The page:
Saccharin: Saccharin is one of many artificial sweeteners with a questionable safety record that is nonetheless approved by the FDA. There are numerous studies linking saccharin, which is used in Sweet ‘n Low, with cancer.
Potassium bromate: Added to breads and rolls to increase volume, potassium bromate has been banned everywhere in the world except for the United States and Japan because it has been shown to cause cancer in animals.
Monosodium glutamate or MSG: MSG triggers severe headaches, nausea, and/or vomiting in sensitive individuals. There’s also some evidence to suggest that long-term consumption of MSG and similar additives may be responsible for rare incidences of sudden cardiac deaths. MSG is often disguised on food ingredient lists, because it is always contained within:
- Calcium caseinate
- Autolyzed yeast and other yeast products
- Monopotassium glutamate
- Glutamic acid
- Textured protein
- Sodium caseinate
High fructose corn syrup (HFCS): Corn syrup isn’t good for you, but high fructose corn syrup is particularly harmful. In 2010, Princeton University researchers proved an unambiguous link between obesity and HFCS. Rats whose diets included HFCS gained more weight than rats who did not ingest the sweetener, even though their caloric intake was the same.
Which Preservatives are the Most Dangerous?
The following preservatives are the worst of the worst:
Sodium benzoate: Sodium benzoate prevents the growth of bacteria and fungi, but it is one of the most dangerous preservatives there is – so dangerous that even food industry giant Coca Cola has pledged to gradually phase out its use. When sodium benzoate is mixed with vitamin C or ascorbic acid, it forms a compound called chemical benzene, a known carcinogen.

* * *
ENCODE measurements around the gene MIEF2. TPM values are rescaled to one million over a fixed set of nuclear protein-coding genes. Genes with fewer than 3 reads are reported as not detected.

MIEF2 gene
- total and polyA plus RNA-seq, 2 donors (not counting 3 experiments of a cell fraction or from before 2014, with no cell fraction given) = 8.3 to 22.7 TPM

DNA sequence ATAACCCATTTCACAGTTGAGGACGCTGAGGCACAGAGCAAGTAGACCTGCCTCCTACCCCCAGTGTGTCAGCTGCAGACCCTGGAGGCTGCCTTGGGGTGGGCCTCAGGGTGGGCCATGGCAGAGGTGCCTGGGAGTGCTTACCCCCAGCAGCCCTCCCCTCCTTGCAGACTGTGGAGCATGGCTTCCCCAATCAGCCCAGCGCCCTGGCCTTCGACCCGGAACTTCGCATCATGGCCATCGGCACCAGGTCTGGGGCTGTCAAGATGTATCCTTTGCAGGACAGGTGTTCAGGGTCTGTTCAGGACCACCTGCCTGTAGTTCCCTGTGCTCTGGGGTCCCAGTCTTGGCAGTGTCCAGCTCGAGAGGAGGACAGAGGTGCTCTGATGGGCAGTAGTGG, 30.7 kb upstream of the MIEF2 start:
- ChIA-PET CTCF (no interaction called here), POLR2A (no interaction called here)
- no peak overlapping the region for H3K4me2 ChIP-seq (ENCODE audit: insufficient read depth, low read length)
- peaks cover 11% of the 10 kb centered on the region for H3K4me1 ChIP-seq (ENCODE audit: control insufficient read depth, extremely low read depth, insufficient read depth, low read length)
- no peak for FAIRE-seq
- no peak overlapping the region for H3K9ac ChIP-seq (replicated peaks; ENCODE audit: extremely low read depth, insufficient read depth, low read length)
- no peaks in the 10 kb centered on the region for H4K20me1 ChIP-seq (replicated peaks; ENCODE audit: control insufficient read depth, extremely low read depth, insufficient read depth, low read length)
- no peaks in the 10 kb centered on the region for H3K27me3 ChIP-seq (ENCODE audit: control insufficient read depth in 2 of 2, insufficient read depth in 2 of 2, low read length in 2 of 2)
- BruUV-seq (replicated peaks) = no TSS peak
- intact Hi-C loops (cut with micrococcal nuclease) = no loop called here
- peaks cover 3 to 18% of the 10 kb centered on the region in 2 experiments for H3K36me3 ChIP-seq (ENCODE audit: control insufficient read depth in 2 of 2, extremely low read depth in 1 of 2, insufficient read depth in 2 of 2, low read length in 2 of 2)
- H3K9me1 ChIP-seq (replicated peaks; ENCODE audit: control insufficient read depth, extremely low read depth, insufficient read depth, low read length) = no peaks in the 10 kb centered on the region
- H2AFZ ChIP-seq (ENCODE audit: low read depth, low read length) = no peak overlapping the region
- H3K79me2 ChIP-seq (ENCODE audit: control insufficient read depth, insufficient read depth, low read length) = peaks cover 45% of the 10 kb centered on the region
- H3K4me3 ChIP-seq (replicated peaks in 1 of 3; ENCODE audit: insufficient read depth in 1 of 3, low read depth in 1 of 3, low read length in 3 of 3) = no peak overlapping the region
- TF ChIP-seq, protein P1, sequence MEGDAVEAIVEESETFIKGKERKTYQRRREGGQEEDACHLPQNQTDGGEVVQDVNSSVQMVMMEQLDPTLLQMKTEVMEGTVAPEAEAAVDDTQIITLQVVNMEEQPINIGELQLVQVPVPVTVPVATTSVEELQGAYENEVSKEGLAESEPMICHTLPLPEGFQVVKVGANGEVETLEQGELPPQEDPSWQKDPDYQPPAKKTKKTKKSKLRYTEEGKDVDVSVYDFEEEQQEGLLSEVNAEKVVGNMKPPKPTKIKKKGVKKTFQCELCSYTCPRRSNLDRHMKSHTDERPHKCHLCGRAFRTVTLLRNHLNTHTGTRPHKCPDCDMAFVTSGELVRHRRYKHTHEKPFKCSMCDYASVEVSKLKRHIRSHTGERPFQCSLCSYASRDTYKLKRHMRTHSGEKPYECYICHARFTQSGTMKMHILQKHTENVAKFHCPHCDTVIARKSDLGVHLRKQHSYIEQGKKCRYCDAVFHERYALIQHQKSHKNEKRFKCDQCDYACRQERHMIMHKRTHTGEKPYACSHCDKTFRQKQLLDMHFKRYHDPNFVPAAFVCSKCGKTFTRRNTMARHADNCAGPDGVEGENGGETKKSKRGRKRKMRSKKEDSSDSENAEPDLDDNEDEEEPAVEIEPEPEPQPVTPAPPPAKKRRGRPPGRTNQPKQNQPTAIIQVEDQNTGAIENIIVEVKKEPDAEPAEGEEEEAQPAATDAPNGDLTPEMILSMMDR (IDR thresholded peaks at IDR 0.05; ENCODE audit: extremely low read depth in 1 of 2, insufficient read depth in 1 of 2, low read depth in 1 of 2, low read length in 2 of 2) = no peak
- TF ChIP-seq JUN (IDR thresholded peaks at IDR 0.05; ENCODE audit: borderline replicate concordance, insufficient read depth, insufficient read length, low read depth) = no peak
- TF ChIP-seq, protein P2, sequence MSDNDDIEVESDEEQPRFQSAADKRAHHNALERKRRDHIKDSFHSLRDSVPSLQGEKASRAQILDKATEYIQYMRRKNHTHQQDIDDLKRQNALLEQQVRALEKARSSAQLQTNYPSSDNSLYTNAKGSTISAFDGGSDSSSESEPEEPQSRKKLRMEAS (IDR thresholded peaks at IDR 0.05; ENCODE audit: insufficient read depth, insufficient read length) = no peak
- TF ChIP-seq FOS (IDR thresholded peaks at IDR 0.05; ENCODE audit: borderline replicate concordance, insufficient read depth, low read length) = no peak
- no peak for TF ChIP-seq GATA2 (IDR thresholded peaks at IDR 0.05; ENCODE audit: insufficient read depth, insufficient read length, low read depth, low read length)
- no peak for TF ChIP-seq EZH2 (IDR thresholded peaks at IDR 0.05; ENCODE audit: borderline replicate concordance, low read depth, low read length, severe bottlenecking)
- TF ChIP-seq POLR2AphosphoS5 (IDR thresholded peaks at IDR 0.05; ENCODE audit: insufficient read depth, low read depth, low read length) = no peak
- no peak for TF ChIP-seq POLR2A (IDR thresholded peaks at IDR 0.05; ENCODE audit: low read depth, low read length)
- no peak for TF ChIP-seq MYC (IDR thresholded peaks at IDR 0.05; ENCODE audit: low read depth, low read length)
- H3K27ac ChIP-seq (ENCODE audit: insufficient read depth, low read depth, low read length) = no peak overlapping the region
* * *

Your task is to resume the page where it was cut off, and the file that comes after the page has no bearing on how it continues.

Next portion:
Sodium nitrite or sodium nitrate: Used as a preservative in meats, sodium nitrite is known to increase the risk of cancer.
Olestra or olean: Olestra, also known as olean, is used by Frito Lay in its fat-free potato chips. Olestra is known to cause abdominal cramps, gastrointestinal problems, and it inhibits the absorption of important vitamins.
Sulfites: Some wines and fruits contain sulfites to prevent bacterial growth and fermentation. Unfortunately, sulfites lead to allergic reactions in many people, and upon rare occasion this reaction can be fatal. Starting in the 1980s, Congress began urging the FDA to ban sulfites in raw fruits and vegetables. Since that time, the FDA has slowly been broadening its sulfite ban, but sulfites have not been completely eliminated from the food supply.
BHA and BHT: BHA and BHT are chemicals that slow food decay, but some studies show that BHA, in particular, may be a carcinogen. As for BHT, which is very similar in its molecular structure, the research is inconclusive. The best bet is to avoid both of these chemicals. Propyl gallate is often used with BHA and BHT, and is another questionable preservative.
These long lists of ingredients to avoid may seem overwhelming, but there is a simple way to eliminate them all from your diet: stop eating processed foods. Instead, concentrate your diet on fresh fruits and vegetables, organic whole grains, and local eggs, meat, and dairy products. If it comes in a vacuum-sealed package, in a bag, or in a can, the chances are that it contains one or more of the ingredients listed above, and you and your family don’t need to be eating it.